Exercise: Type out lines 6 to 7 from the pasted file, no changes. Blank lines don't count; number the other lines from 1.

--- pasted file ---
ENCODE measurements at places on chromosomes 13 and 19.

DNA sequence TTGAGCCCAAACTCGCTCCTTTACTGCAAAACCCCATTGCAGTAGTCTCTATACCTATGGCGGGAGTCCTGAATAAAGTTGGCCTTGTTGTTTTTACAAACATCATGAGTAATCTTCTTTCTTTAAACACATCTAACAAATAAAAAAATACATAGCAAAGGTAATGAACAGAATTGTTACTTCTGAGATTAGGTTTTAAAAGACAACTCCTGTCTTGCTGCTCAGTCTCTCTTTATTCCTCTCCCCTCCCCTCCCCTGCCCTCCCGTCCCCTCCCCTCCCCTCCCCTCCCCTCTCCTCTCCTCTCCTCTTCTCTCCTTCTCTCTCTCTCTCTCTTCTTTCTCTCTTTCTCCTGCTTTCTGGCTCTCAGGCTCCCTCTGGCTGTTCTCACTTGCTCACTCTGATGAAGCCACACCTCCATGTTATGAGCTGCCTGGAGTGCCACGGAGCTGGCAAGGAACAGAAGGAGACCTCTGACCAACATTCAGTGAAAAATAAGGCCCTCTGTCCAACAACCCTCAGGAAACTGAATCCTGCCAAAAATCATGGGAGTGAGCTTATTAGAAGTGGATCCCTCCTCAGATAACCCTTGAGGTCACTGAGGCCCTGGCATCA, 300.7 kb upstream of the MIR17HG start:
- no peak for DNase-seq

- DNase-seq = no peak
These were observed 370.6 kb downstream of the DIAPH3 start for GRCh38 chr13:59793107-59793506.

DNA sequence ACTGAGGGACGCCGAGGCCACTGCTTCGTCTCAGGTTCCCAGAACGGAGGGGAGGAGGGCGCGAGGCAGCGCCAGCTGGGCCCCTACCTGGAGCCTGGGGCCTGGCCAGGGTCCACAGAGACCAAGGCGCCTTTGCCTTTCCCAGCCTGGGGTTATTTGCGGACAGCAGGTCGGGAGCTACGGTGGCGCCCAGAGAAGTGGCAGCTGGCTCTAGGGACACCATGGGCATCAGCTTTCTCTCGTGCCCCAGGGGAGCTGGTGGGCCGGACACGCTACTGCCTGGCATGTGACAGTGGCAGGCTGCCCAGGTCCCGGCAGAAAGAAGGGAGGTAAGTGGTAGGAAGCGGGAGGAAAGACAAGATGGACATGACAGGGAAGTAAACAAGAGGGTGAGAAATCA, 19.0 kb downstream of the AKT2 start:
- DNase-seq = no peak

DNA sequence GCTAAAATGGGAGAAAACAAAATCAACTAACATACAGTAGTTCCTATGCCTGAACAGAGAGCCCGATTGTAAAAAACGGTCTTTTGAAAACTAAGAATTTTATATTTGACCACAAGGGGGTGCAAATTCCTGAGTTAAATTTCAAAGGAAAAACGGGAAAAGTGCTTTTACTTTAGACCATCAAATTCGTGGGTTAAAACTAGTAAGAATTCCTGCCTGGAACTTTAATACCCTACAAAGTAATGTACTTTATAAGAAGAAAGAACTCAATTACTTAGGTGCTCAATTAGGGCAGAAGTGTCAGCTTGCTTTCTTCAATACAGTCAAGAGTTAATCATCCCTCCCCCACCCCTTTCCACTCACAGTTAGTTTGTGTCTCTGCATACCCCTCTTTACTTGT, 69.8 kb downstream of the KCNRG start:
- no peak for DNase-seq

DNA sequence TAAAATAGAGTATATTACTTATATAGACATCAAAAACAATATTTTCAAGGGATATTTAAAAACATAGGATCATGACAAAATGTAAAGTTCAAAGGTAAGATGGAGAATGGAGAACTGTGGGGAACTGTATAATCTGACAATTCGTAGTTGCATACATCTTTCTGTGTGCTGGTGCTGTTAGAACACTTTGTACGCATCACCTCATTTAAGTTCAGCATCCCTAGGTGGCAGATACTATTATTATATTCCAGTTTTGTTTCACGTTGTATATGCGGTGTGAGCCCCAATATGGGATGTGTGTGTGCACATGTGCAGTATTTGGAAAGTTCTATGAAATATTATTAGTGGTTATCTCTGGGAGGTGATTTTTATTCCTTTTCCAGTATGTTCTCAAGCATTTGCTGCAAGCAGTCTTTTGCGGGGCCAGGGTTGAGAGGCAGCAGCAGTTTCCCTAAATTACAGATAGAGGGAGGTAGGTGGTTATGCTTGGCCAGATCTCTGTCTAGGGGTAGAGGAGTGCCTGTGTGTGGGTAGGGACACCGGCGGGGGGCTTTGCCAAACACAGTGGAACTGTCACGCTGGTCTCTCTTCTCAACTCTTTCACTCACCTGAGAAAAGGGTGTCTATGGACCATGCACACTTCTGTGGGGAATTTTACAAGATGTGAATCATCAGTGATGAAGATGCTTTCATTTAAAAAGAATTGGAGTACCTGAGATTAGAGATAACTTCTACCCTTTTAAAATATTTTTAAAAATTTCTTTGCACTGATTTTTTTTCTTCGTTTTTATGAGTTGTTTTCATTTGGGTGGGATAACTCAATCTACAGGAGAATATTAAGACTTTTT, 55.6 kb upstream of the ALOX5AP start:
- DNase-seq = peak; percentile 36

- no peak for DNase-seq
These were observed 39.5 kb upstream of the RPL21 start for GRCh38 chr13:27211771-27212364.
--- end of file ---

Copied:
DNA sequence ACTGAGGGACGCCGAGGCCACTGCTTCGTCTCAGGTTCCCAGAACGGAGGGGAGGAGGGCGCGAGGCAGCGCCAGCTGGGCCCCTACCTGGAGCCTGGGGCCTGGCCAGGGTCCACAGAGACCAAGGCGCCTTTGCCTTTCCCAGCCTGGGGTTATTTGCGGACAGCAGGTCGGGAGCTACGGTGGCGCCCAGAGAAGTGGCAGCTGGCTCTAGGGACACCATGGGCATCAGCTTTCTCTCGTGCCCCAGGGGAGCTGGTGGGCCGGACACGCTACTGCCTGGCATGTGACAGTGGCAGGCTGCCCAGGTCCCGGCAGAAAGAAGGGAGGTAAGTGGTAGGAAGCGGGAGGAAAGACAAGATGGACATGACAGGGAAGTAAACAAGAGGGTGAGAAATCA, 19.0 kb downstream of the AKT2 start:
- DNase-seq = no peak